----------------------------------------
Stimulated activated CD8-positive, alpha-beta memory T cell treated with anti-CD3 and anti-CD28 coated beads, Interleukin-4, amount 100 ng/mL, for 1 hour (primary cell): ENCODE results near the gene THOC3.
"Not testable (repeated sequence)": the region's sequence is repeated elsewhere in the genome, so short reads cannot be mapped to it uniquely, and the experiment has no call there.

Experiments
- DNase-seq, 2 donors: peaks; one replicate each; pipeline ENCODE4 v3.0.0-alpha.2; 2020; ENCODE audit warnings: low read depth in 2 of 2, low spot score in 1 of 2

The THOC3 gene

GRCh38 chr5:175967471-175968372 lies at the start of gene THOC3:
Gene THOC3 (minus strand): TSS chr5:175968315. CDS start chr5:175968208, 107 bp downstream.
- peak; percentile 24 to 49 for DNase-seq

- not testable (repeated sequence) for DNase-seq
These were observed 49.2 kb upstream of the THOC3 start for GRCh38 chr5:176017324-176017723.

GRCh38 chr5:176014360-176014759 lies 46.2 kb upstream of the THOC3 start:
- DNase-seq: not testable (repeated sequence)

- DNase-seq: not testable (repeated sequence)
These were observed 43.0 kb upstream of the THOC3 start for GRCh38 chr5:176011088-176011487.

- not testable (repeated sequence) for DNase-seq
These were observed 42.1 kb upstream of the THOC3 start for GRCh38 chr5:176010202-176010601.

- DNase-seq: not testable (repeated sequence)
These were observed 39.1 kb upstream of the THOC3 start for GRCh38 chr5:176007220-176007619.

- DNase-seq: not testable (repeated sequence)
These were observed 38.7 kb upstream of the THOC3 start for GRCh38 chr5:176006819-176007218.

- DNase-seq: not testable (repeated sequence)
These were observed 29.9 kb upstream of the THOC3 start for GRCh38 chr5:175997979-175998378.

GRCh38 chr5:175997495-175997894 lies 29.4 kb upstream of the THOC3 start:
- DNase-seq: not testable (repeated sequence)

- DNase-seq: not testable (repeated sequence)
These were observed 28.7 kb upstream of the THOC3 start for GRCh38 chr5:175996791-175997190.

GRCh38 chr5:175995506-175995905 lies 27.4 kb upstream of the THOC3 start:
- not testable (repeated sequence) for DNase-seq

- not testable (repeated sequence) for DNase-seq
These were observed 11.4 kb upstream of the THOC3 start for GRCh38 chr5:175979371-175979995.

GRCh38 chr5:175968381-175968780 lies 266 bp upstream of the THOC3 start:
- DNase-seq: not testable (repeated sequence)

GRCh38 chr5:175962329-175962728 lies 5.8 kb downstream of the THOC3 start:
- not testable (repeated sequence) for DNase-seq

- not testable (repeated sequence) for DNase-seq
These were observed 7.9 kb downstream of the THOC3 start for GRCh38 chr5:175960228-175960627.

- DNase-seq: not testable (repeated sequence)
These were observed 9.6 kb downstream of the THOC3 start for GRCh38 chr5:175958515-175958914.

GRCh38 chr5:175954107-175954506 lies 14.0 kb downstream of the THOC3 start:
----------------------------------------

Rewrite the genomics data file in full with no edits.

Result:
Stimulated activated CD8-positive, alpha-beta memory T cell treated with anti-CD3 and anti-CD28 coated beads, Interleukin-4, amount 100 ng/mL, for 1 hour (primary cell): ENCODE results near the gene THOC3.
"Not testable (repeated sequence)": the region's sequence is repeated elsewhere in the genome, so short reads cannot be mapped to it uniquely, and the experiment has no call there.

Experiments
- DNase-seq, 2 donors: peaks; one replicate each; pipeline ENCODE4 v3.0.0-alpha.2; 2020; ENCODE audit warnings: low read depth in 2 of 2, low spot score in 1 of 2

The THOC3 gene

GRCh38 chr5:175967471-175968372 lies at the start of gene THOC3:
Gene THOC3 (minus strand): TSS chr5:175968315. CDS start chr5:175968208, 107 bp downstream.
- peak; percentile 24 to 49 for DNase-seq

- not testable (repeated sequence) for DNase-seq
These were observed 49.2 kb upstream of the THOC3 start for GRCh38 chr5:176017324-176017723.

GRCh38 chr5:176014360-176014759 lies 46.2 kb upstream of the THOC3 start:
- DNase-seq: not testable (repeated sequence)

- DNase-seq: not testable (repeated sequence)
These were observed 43.0 kb upstream of the THOC3 start for GRCh38 chr5:176011088-176011487.

- not testable (repeated sequence) for DNase-seq
These were observed 42.1 kb upstream of the THOC3 start for GRCh38 chr5:176010202-176010601.

- DNase-seq: not testable (repeated sequence)
These were observed 39.1 kb upstream of the THOC3 start for GRCh38 chr5:176007220-176007619.

- DNase-seq: not testable (repeated sequence)
These were observed 38.7 kb upstream of the THOC3 start for GRCh38 chr5:176006819-176007218.

- DNase-seq: not testable (repeated sequence)
These were observed 29.9 kb upstream of the THOC3 start for GRCh38 chr5:175997979-175998378.

GRCh38 chr5:175997495-175997894 lies 29.4 kb upstream of the THOC3 start:
- DNase-seq: not testable (repeated sequence)

- DNase-seq: not testable (repeated sequence)
These were observed 28.7 kb upstream of the THOC3 start for GRCh38 chr5:175996791-175997190.

GRCh38 chr5:175995506-175995905 lies 27.4 kb upstream of the THOC3 start:
- not testable (repeated sequence) for DNase-seq

- not testable (repeated sequence) for DNase-seq
These were observed 11.4 kb upstream of the THOC3 start for GRCh38 chr5:175979371-175979995.

GRCh38 chr5:175968381-175968780 lies 266 bp upstream of the THOC3 start:
- DNase-seq: not testable (repeated sequence)

GRCh38 chr5:175962329-175962728 lies 5.8 kb downstream of the THOC3 start:
- not testable (repeated sequence) for DNase-seq

- not testable (repeated sequence) for DNase-seq
These were observed 7.9 kb downstream of the THOC3 start for GRCh38 chr5:175960228-175960627.

- DNase-seq: not testable (repeated sequence)
These were observed 9.6 kb downstream of the THOC3 start for GRCh38 chr5:175958515-175958914.

GRCh38 chr5:175954107-175954506 lies 14.0 kb downstream of the THOC3 start: